The opposite of Genji


Literally: heavens – true – inflamed – involuntary

Alternately: When a person’s thoughts and feelings show on the surface of their words and behavior.Simplicity; naivete; unaffectedness. Wearing one’s heart on one’s sleeve. Keep in mind that in contemporary Japan, this compound and the quality it describes are heavily associated with (stereotypes of) femininity and youth.

Notes: This is a compound of compounds. 天真 refers to a person’s character that is natural, unguarded, or “pure”, while 爛漫 is something like “shining forth.”

In some cases 爛 may be replaced with homophone 瀾 (“large waves,”), which we’ve actually already seen once. That said, the former (with the fire radical 火 rather than water radical 氵) seems to be preferable. Also, replacing 真 with homophone 心 (“heart”), or 漫 with homophone 慢 (“ridicule,” “laziness”) is an error.

This phrase comes to us from the Chuo geng lu (『輟耕録』, Japanese Tekkouroku), an extensive collection of all sorts of writings from mid-14th century CE Chinese scholar Tao Zongyi (陶宗儀, Tou Sougi).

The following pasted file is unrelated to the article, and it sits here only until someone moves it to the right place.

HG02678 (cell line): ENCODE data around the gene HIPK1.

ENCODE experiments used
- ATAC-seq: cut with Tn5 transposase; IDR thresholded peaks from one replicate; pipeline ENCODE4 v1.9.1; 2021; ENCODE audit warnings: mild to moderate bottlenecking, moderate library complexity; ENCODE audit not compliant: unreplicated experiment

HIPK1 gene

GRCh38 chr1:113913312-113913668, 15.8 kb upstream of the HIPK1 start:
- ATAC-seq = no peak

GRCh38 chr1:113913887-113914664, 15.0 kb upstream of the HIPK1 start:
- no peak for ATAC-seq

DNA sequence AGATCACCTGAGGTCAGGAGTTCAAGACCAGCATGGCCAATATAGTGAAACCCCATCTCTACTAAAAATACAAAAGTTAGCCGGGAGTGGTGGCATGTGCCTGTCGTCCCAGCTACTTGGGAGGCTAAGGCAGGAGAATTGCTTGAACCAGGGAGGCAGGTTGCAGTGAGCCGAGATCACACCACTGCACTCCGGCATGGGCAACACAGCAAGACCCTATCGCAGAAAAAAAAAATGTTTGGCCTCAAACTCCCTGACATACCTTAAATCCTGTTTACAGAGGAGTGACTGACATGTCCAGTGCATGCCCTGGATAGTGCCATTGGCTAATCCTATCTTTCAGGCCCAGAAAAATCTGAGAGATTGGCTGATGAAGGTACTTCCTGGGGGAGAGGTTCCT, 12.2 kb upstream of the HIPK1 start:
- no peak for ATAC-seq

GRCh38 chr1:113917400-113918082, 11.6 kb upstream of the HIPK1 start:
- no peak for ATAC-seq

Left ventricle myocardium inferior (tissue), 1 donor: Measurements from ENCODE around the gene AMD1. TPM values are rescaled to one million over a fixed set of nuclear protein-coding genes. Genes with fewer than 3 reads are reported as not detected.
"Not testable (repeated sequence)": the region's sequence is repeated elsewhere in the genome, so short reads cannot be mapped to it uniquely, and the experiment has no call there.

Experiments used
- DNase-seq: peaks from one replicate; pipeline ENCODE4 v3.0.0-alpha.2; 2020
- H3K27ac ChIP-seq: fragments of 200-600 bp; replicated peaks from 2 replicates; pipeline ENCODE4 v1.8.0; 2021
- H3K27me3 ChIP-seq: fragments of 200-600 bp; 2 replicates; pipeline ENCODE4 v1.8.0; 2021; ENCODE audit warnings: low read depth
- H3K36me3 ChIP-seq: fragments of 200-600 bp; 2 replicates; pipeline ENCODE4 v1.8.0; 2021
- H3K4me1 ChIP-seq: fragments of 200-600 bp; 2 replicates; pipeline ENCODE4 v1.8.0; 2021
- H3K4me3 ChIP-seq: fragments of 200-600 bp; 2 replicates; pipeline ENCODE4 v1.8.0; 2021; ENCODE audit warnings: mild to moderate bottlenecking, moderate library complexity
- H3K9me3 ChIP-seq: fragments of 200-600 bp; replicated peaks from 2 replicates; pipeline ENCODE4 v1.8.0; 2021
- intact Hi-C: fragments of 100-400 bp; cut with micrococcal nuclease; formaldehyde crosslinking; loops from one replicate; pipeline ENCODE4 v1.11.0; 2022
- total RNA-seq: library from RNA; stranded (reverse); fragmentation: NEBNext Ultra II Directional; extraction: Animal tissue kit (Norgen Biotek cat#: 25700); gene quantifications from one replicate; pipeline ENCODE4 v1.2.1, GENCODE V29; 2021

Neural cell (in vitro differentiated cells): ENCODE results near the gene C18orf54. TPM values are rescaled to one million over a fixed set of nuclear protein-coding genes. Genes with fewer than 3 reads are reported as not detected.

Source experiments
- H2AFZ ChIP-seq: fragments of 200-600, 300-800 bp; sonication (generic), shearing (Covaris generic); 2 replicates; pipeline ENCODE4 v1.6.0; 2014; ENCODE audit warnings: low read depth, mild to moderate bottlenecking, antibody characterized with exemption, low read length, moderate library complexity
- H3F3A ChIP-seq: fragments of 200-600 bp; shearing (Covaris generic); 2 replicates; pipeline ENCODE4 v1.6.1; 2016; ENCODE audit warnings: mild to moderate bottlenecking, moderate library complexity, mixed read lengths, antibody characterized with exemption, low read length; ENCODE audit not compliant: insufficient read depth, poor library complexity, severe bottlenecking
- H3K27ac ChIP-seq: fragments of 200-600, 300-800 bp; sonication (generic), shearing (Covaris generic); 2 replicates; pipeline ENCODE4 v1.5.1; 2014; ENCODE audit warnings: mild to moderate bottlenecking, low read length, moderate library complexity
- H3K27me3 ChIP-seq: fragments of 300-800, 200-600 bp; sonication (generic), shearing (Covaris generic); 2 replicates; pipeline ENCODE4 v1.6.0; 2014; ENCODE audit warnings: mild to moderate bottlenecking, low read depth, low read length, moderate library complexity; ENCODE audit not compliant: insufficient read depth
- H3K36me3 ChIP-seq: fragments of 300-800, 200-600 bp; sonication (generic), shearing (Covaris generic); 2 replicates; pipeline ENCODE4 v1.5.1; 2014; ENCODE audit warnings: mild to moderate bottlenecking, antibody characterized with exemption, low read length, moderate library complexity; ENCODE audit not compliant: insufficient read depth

Tiny yakuza boss is honest about his feelings!

A rare male example

About Confanity

I love the written word more than anything else I've had the chance to work with. I'm back in the States from Japan for grad school, but still studying Japanese with the hope of becoming a translator -- or writer, or even teacher -- as long as it's something language-related.
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